[0029] Air conditioning unit 20 may be installed in window 12 such that front section 22 thereof may be retained within the room to be air conditioned, rear section 24 may be retained outside of the building, and the air duct 26 extends between the interior and exterior of the building and may be the only part of air conditioning unit 20 that may be contacted by the lower window 12b. In particular, air conditioning unit 20 may be secured in window 12 by duct 26 being wedged between the lower window 12b and sill 16. Still further, front section 22 may be disposed adjacent and substantially parallel to first side 10a of wall 10 and on a first interior side of window 12. Rear section 24 may be disposed adjacent and substantially parallel to second side 10b of wall and on a second exterior side of window 12. Wall 10 may be substantially wedged between front and rear sections 22, 24.

[0030] Front section 22 may be a generally rectangular member that has a width "W", a height "H1" and a length "L1". Duct 26 comprises a first duct 28 and a second duct 30 that may be laterally separated from each other by a gap 32. The overall width of duct 26 may be slightly less than width "W". The height of first and second ducts 28, 30 may be substantially identical and is indicated as height "H2". The length of the first and second ducts 28, 30, shown in FIG. 2, is length "L2". As will be described further herein length "L2" may be selectively telescopingly adjustable to change the distance between front and rear sections 22, 24 and therefore the size of the gap 23 (FIGS. 2 & 3) disposed therebetween. Rear section 24 may be also a generally rectangular member that has substantially the same width "W" as front section 22 and may be of a height "H3" and a length "L3". As is evident from FIG. 2, the height "H2" of duct 26 may be smaller than the height "H1" of front section 22, which in turn may be smaller than the height "H3" of rear section 24.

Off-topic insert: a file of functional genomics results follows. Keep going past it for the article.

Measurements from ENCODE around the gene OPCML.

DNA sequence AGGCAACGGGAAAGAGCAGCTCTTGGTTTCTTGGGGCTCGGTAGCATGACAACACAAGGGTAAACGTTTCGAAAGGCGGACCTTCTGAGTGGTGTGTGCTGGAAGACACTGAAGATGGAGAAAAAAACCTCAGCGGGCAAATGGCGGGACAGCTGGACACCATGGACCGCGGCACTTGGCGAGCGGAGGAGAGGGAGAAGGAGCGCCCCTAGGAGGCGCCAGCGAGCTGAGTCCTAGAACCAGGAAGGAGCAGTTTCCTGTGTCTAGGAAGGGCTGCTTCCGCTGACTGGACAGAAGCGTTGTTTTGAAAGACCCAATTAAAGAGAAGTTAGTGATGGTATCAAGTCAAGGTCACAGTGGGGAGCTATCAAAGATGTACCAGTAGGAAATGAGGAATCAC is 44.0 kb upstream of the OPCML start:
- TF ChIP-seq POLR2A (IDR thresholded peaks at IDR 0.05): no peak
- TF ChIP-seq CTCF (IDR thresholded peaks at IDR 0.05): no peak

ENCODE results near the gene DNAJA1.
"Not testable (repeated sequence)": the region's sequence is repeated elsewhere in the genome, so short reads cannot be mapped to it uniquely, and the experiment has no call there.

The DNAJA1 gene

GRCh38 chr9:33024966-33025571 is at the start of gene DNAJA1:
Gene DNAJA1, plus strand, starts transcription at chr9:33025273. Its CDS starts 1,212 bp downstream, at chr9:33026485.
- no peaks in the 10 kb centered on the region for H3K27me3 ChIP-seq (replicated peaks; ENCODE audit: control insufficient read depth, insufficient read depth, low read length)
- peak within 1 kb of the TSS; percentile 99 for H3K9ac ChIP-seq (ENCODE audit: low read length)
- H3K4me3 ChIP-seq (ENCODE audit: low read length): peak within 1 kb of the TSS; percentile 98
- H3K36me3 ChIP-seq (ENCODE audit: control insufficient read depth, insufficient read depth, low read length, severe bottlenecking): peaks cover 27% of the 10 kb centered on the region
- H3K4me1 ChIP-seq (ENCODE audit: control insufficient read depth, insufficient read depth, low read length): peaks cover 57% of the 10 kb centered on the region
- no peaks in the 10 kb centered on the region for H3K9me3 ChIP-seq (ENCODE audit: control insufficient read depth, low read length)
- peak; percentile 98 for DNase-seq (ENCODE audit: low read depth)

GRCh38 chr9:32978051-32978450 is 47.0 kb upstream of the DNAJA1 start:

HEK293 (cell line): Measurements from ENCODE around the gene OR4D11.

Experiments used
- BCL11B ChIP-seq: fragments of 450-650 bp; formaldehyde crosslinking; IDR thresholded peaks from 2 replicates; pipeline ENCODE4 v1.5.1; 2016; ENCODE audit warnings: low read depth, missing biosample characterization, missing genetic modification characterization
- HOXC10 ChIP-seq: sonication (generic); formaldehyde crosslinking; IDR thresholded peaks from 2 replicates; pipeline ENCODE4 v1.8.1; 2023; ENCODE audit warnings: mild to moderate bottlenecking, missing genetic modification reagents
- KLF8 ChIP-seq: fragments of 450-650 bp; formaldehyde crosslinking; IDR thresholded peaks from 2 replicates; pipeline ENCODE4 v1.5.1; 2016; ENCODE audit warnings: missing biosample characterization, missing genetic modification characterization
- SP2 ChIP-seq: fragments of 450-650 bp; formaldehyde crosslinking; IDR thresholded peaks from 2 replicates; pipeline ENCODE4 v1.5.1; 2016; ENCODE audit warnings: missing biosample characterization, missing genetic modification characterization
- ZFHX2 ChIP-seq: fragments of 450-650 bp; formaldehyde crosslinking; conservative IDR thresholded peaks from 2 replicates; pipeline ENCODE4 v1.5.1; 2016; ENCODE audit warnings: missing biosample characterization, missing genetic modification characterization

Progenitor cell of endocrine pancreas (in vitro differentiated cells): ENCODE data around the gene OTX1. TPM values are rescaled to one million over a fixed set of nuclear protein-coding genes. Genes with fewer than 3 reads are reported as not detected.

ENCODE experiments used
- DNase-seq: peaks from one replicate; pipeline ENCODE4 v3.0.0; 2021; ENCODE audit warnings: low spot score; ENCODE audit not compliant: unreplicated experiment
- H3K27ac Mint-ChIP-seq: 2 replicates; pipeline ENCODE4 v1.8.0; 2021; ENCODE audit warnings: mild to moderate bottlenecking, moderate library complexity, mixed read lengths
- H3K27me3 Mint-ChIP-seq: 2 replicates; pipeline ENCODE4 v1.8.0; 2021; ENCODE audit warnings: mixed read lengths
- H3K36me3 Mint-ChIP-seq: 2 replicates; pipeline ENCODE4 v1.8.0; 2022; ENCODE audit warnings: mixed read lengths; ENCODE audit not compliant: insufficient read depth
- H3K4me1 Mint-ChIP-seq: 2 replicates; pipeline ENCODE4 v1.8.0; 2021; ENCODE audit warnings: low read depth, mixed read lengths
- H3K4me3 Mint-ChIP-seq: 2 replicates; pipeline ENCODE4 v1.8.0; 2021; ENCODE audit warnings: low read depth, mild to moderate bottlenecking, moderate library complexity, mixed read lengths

[0031] Thus, unlike presently known air conditioning units (not shown), the overall height of air conditioning unit 20 may not be constant between its front end 22a and rear end 24b. Most advantageously, the height "H1" and length "L2" of front section 22 of air conditioning unit 20 disposed within the interior of the room to be cooled may be relatively small in comparison to previously known devices. Additionally, front section 22 may not be seated within the space defined by window frame 14. Instead, a portion of front section 22 hangs downwardly from the lower part 14a of frame 14 and sill 16 and may be disposed adjacent first side 10a of wall 10. Still further, rear section 24 hangs downwardly from the lower part 14a of frame 14 and sill 16, and may be disposed adjacent a second side 10b of wall 10. This arrangement makes it less likely that an installer will lose control of unit 20 during installation. This may be because air conditioning unit 20 may be generally U-shaped in cross-section and may be thereby relatively easily engaged over the top of sill 16 without needing to be precariously balanced in place on top of the sill until engaged by the lower window 12b.